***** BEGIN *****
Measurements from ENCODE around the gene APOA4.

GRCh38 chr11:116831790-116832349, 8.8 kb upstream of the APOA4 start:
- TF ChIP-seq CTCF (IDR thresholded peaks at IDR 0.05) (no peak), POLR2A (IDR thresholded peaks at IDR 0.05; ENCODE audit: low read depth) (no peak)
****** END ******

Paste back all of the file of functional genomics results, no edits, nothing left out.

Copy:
Measurements from ENCODE around the gene APOA4.

GRCh38 chr11:116831790-116832349, 8.8 kb upstream of the APOA4 start:
- TF ChIP-seq CTCF (IDR thresholded peaks at IDR 0.05) (no peak), POLR2A (IDR thresholded peaks at IDR 0.05; ENCODE audit: low read depth) (no peak)